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A 7-years-old boy was referred to our hospital because of a large left upper para-mediastinal mass at x-rays (figure 1A) with the suspicion of lymphoma. He had no respiratory symptoms, auscultation was normal. High-resolution CT showed a large consolidated mass (4 × 3.5 cm × 7.4 cm) in the left upper pulmonary lobe, of lung origin as two bronchial branches (figure 1B). At admission the boy was on full anti-tuberculosis (TBC) treatment. Two months earlier he had had a third episode of suppurative laterocervical adenitis, with histological finding of granulomas, isolation of Staphylococcus aureus from culture and a weak positive Mantoux. The boy had received BCG at birth. A careful history revealed three episodes of laterocervical adenitis, all characterised by S.aureus isolation, and two episodes of osteomyelitis. The first episode of osteomyelitis involved the second finger of the left hand, while the second episode the third right toe. Recurrence of staphyloccocal adenitis, histological granulomatous aspect, no response to TBC treatment, osteomyelitis of small bones of hands and feet, male sex were all suggestive of chronic granulomatous disease (CGD).1 Nitroblue-tetrazolium test confirmed CGD. Given this diagnosis, our first hypothesis was pulmonary Aspergillosis as Aspergillus is the most frequently isolated organism in CGD patients.2 3 Aspergillus fumigatus was isolated from the hypopharyngeal culture confirming the diagnosis. Voriconazole was started leading to volumetric reduction of the aspergilloma which was later removed surgically. Histological examination showed fungal hyphae in the context of the removed mass.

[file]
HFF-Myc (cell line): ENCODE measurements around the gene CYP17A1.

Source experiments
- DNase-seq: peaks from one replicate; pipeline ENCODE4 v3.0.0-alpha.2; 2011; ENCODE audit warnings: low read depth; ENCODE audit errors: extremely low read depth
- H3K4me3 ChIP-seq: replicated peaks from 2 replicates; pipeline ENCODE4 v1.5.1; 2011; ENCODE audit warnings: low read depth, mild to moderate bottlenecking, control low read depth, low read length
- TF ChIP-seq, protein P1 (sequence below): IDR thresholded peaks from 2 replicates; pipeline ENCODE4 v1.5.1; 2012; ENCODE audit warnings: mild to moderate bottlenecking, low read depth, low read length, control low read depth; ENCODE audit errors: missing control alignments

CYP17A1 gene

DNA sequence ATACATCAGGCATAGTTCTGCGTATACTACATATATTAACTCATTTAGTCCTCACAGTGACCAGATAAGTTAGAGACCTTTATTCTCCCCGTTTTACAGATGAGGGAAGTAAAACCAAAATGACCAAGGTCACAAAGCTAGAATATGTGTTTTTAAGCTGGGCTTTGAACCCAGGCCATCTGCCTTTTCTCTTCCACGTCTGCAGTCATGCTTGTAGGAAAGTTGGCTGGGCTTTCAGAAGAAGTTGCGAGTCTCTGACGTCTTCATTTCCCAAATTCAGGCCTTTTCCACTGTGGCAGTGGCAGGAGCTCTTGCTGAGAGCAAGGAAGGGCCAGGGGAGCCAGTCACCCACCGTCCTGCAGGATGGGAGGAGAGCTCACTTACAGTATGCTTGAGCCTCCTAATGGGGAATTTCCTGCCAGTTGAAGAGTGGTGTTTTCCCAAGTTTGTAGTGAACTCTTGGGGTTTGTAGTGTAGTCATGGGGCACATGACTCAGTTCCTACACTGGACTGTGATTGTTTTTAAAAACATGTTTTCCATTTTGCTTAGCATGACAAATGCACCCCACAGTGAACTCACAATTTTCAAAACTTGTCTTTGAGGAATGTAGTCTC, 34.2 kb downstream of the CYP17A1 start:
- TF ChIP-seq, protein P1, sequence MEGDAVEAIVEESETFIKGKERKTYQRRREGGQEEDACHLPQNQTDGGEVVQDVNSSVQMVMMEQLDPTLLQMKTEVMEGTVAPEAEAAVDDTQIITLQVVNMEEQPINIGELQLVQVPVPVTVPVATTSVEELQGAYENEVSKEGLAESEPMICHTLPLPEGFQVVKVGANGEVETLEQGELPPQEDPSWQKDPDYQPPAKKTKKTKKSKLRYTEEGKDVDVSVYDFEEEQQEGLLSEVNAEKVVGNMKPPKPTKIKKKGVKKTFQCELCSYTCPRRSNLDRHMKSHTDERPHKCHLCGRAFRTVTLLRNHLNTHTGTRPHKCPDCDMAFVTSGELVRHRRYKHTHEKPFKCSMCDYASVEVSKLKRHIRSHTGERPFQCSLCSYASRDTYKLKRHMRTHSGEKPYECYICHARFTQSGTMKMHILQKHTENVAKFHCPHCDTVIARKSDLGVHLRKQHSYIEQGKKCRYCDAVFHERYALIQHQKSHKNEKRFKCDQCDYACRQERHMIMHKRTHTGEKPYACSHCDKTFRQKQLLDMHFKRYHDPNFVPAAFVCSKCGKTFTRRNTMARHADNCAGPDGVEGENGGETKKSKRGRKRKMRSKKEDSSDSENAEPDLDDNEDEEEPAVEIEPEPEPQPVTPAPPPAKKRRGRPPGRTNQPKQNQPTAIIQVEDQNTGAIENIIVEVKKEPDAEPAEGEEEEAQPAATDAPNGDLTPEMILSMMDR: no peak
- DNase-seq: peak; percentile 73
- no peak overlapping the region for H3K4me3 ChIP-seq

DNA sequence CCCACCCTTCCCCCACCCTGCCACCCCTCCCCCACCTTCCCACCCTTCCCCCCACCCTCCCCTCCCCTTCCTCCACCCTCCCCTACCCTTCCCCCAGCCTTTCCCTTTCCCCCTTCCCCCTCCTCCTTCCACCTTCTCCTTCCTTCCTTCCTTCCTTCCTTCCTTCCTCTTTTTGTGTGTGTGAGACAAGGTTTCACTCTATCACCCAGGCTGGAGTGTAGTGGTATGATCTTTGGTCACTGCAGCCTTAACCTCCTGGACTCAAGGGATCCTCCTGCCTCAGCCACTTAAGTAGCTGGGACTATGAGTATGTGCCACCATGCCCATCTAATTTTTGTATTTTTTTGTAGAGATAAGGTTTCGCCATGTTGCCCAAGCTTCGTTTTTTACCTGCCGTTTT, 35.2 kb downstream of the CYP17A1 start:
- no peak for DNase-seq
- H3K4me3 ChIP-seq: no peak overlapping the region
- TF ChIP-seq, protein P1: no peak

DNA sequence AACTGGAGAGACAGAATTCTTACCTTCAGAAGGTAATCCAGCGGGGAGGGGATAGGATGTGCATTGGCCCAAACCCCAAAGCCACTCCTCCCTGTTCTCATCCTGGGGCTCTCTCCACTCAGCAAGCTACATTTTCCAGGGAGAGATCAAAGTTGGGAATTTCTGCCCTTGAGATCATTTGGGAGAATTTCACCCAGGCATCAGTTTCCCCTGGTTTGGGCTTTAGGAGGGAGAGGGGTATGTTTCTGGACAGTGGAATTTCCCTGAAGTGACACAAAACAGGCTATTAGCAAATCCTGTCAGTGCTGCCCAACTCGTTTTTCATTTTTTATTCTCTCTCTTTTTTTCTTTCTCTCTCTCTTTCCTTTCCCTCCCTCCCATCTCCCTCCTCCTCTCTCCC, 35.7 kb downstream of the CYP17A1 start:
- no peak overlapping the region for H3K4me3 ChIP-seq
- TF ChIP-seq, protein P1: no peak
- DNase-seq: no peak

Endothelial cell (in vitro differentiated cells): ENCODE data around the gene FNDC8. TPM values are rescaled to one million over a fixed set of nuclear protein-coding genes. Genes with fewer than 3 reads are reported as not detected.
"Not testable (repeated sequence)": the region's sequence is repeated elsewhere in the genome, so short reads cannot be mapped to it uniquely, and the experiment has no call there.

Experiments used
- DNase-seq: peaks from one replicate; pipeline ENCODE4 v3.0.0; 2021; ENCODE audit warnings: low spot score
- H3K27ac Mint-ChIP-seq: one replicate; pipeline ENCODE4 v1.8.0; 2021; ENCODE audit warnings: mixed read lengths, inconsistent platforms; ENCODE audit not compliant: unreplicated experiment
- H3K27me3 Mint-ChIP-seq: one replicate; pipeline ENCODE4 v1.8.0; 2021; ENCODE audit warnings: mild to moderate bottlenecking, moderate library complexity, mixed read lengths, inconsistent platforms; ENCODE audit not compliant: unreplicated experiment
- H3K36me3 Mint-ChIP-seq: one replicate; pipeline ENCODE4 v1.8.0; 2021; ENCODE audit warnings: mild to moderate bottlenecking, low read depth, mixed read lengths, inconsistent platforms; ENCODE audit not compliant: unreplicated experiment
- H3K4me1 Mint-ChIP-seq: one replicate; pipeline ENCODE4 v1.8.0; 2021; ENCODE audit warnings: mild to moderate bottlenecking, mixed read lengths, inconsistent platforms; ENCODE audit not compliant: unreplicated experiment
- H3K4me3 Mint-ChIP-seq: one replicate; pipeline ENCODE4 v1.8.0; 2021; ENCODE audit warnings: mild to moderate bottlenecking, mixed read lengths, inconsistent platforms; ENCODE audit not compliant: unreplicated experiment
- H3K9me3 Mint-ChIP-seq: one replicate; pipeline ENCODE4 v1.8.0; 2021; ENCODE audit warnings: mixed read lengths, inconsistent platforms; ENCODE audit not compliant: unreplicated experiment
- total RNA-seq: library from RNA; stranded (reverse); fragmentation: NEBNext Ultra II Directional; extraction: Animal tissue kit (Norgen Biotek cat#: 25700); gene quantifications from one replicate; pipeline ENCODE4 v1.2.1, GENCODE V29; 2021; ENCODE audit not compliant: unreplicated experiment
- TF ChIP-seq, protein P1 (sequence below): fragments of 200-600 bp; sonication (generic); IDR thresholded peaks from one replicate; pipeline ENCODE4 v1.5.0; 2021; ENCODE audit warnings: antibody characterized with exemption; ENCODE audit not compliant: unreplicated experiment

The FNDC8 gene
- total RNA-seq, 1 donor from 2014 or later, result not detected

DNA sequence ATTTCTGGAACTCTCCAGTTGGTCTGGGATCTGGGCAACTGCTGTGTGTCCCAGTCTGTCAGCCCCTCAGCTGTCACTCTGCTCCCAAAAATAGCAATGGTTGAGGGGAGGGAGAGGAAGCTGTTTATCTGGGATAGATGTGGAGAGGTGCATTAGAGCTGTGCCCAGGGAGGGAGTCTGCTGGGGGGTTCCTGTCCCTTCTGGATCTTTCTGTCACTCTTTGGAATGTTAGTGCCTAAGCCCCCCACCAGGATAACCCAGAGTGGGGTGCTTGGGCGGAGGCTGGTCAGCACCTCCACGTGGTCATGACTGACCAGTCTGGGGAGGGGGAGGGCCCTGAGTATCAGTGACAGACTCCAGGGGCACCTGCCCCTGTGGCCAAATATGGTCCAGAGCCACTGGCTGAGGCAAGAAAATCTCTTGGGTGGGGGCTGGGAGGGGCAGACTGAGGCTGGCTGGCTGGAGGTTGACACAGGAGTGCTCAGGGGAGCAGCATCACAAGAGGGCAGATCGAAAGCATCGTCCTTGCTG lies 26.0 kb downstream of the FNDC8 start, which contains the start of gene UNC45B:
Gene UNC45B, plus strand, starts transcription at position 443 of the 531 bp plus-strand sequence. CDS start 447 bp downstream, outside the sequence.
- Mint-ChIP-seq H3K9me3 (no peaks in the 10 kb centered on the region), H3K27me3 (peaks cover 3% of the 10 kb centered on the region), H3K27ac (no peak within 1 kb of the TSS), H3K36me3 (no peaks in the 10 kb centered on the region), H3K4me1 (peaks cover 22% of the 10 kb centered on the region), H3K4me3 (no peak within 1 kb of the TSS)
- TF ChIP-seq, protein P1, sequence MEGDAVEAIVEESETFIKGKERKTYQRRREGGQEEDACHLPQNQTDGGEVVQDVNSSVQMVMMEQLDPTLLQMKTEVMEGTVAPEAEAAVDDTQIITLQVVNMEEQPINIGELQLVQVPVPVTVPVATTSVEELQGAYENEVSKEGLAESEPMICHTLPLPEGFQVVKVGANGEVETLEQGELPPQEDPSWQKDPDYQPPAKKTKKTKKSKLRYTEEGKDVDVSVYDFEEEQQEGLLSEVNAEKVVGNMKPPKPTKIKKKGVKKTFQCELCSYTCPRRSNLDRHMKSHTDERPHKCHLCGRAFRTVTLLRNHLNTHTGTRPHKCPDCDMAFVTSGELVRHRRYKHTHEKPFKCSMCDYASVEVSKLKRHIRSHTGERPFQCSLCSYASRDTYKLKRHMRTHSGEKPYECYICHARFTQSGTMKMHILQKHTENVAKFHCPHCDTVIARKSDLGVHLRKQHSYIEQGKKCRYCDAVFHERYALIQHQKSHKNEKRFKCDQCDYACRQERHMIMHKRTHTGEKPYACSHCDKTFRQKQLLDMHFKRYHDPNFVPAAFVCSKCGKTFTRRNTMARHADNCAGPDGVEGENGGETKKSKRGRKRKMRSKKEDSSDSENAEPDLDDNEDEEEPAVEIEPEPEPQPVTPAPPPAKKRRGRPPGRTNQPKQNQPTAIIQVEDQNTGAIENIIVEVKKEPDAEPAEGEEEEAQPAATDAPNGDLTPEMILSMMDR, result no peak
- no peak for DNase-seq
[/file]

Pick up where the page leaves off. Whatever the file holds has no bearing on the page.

Our patient has undergone a successful bone marrow transplantation and he is now on no treatment. Diagnosis of pulmonary aspergillosis remains difficult in that clinical manifestations are not specific and radiologic findings can be suggestive but none are pathognomonic.4 However, it should be always suspected in case of a consolidated mass in a CGD patient.
Competing interests None.
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